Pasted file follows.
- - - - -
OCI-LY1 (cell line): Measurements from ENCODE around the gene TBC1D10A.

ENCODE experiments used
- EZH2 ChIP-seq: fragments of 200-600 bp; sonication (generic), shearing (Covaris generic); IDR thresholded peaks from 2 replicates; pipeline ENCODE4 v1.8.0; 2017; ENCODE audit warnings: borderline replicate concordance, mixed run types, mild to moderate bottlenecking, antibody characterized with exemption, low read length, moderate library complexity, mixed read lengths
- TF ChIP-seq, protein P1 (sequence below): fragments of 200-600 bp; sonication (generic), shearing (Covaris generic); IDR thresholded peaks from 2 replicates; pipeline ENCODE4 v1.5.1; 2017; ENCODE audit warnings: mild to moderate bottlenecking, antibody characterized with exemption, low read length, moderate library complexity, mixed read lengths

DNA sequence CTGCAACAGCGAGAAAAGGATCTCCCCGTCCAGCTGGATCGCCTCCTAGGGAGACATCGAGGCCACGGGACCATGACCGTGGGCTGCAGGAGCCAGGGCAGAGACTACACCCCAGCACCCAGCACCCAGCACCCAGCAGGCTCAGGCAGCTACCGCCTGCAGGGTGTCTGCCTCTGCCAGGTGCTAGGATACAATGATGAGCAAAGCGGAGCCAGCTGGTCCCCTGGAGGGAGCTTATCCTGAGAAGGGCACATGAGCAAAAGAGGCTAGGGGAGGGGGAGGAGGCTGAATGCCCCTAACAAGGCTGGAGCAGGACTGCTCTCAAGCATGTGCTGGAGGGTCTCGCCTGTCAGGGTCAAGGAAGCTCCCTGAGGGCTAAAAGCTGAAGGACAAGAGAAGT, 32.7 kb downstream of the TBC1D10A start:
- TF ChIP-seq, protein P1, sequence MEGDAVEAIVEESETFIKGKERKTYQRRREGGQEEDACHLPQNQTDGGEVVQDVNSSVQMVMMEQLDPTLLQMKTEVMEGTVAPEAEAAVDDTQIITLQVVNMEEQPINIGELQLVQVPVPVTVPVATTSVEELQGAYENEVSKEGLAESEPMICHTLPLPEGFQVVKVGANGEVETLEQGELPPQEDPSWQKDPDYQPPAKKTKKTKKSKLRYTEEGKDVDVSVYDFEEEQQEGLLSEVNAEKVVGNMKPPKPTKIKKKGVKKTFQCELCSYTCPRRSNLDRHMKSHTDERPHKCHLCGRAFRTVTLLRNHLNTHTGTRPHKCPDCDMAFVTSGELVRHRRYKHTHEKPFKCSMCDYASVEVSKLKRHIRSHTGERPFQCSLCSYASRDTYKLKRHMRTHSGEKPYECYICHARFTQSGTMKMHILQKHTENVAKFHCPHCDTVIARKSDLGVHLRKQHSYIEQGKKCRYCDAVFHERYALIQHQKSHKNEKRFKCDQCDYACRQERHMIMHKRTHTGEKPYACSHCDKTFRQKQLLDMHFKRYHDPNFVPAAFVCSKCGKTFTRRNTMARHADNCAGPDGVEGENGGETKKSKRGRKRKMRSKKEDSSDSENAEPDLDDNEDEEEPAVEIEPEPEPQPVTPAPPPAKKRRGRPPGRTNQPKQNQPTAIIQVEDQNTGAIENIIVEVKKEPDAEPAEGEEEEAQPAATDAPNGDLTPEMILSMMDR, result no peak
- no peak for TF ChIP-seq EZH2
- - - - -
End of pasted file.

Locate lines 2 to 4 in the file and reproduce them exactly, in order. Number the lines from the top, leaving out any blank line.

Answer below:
ENCODE experiments used
- EZH2 ChIP-seq: fragments of 200-600 bp; sonication (generic), shearing (Covaris generic); IDR thresholded peaks from 2 replicates; pipeline ENCODE4 v1.8.0; 2017; ENCODE audit warnings: borderline replicate concordance, mixed run types, mild to moderate bottlenecking, antibody characterized with exemption, low read length, moderate library complexity, mixed read lengths
- TF ChIP-seq, protein P1 (sequence below): fragments of 200-600 bp; sonication (generic), shearing (Covaris generic); IDR thresholded peaks from 2 replicates; pipeline ENCODE4 v1.5.1; 2017; ENCODE audit warnings: mild to moderate bottlenecking, antibody characterized with exemption, low read length, moderate library complexity, mixed read lengths